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Grove at Home: September 6—12

Welcome to Grove at Home!

Every weekday, from now until we’re all out of the house again, we’ll be sharing a couple of links — some fresh, some from the vault — to say hi, remind you to keep reading, and let you know what’s on our minds.

 

Friday, September 11

Happy birthday, D.H. Lawrence!

Today marks the 135th anniversary of the birth of D.H. Lawrence, the British author best known for his powerful explorations of working-class life and social relations in a world of rapid industrialization, and the landmark court decisions through which some publishers (cough, cough) defended the right to publish his work. Today, Lawrence is hailed as a crucial voice of literary modernism, and the right to publish sexually explicit books like his classic novel Lady Chatterley’s Lover is widely understood to lie at the core of free speech protections. Here’s a promotional clip from the most recent major screen adaptation of that work, the BBC’s 2015 production, which stars Holliday Grainger, Richard Madden, and James Norton. Lovers of human passion, period drama, and drizzly English woods, this is for you.

 

When Lady Chatterley made free speech history in court

In his satirical song “Smut,” the singer and humorist Tom Lehrer — who celebrated his ninety-second birthday this spring — sings, “Who needs a hobby, like tennis or philately? / I’ve got a hobby: re-reading Lady Chatterley.” Underlying the joke was the fact that then-recent federal court decisions concerning obscenity and free speech had figured prominently in America’s national consciousness — especially the trial at which Grove Press, and our longtime director Barney Rosset, fought for the right to publish Lady Chatterley’s Lover. In a powerful 2009 piece in the New York Times, journalist Fred Kaplan details the story that critical courtroom struggle.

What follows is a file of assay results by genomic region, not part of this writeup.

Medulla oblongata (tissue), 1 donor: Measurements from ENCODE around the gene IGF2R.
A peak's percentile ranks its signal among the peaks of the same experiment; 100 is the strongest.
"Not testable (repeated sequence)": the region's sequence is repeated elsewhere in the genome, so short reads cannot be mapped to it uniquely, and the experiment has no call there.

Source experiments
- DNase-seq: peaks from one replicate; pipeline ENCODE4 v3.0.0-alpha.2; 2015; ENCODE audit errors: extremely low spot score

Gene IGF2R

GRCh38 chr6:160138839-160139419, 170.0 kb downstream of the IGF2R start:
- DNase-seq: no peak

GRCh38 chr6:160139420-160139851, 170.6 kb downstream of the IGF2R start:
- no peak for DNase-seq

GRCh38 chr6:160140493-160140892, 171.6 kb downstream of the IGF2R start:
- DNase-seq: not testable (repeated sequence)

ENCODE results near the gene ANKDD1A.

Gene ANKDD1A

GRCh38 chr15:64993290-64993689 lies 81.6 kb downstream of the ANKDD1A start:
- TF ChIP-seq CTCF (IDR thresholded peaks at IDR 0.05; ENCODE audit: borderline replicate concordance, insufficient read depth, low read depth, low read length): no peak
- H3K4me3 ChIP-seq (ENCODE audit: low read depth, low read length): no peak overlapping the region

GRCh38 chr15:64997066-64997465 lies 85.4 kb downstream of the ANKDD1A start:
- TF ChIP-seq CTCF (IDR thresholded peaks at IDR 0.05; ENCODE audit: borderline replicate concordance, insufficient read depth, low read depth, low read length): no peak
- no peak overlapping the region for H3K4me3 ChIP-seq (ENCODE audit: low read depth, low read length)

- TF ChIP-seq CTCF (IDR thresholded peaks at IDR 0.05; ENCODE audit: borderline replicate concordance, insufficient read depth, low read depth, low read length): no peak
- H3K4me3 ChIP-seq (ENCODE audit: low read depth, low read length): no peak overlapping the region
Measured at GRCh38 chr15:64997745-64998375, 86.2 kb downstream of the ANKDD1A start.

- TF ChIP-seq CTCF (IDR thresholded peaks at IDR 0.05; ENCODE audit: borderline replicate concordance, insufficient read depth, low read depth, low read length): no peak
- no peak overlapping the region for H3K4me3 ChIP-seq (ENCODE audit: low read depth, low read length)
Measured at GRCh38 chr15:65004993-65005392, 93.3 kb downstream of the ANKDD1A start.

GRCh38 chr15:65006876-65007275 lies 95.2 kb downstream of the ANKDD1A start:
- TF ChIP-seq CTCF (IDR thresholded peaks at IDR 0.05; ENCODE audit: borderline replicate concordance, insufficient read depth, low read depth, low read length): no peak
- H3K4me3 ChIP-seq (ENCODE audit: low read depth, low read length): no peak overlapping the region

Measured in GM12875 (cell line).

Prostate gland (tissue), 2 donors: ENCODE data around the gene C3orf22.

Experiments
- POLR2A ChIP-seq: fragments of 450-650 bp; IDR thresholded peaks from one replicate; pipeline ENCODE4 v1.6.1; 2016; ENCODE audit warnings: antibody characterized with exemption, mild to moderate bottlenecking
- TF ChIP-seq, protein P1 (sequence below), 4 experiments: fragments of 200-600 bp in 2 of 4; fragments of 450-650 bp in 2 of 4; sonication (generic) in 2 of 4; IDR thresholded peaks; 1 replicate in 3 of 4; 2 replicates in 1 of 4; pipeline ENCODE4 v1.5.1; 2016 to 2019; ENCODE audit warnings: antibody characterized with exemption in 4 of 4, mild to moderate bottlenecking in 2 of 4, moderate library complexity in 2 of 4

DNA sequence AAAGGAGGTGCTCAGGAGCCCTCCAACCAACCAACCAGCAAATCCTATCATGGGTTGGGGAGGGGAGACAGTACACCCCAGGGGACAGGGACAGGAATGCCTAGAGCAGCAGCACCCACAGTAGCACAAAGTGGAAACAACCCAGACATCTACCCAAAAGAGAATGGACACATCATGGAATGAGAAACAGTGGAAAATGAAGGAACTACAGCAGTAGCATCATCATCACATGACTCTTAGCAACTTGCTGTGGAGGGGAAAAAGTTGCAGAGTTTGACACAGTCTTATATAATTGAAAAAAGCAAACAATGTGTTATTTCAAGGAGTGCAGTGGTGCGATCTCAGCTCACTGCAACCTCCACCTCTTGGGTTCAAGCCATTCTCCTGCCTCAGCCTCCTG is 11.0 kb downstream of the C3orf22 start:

“As recently as 1957, the Supreme Court had ruled in Roth v. United States —— a case involving a bookseller who sent erotic literature through the mail —— that the First Amendment’s guarantees of free speech did not apply to obscenity. The case against ‘Lady Chatterley’s Lover’ seemed cut and dry; whatever the book’s literary merits, it met the legal definition of obscenity.” Continue reading…

 

“A real lesson about the fact that the world doesn’t belong to us”: Helen Macdonald on WBUR

Yesterday, radio listeners got a phenomenal treat when the brilliantly charming and charmingly brilliant Helen Macdonald — author of the acclaimed H is for Hawk and the brand-new, New York Times bestselling essay collection Vesper Flights — appeared on Boston’s WBUR radio to discuss her childhood among a community of theosophists, the minds and lives of animals (and what they do and don’t mean for humans), and so, so much more. If you missed the live broadcast, you can listen right here.

Thursday, September 10

Today, we’re busting out the champagne to celebrate some truly excellent news: Walter Mosley is winning an honorary National Book Award, the Medal for Distinguished Contribution to American Letters! We simply couldn’t be happier, and we’ll be celebrating the way anyone would — by spending the day reading Walter’s luminous, rich, genre-spanning writing, and watching some video he’s recorded over the years. We’ve featured Walter on Grove at Home in the past — speaking with Paul Holdengräber for “The Quarantine Tapes,” discussing “untopia” the week after Donald Trump’s election, writing about his experiences being fired from a TV writing job for using the N-word while describing his own experiences, as a Black man, with the police. Here, as we celebrate this exhilarating honor, is some more Mosley for your day: